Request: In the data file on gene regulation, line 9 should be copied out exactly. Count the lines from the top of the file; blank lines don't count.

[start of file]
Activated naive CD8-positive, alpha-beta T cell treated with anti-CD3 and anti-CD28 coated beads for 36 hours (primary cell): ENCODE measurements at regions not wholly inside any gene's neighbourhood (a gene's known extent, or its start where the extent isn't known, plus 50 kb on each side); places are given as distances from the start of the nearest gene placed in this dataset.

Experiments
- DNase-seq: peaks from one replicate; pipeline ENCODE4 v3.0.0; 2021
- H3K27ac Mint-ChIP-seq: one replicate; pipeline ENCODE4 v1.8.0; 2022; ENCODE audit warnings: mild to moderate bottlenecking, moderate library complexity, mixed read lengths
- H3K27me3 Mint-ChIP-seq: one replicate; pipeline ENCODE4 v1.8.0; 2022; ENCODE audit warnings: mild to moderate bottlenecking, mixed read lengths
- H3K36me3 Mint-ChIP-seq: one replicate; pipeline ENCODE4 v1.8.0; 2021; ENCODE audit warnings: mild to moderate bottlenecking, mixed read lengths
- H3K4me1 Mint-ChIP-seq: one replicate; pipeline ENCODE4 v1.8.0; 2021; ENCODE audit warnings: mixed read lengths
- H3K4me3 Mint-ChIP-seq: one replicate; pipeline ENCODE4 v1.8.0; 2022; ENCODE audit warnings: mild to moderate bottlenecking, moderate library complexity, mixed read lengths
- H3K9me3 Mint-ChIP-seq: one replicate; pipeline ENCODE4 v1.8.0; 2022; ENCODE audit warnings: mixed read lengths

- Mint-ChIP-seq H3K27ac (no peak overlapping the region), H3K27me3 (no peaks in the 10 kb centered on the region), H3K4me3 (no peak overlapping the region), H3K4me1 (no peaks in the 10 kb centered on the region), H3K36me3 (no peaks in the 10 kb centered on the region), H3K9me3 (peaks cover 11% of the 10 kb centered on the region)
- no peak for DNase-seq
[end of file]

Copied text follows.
- H3K9me3 Mint-ChIP-seq: one replicate; pipeline ENCODE4 v1.8.0; 2022; ENCODE audit warnings: mixed read lengths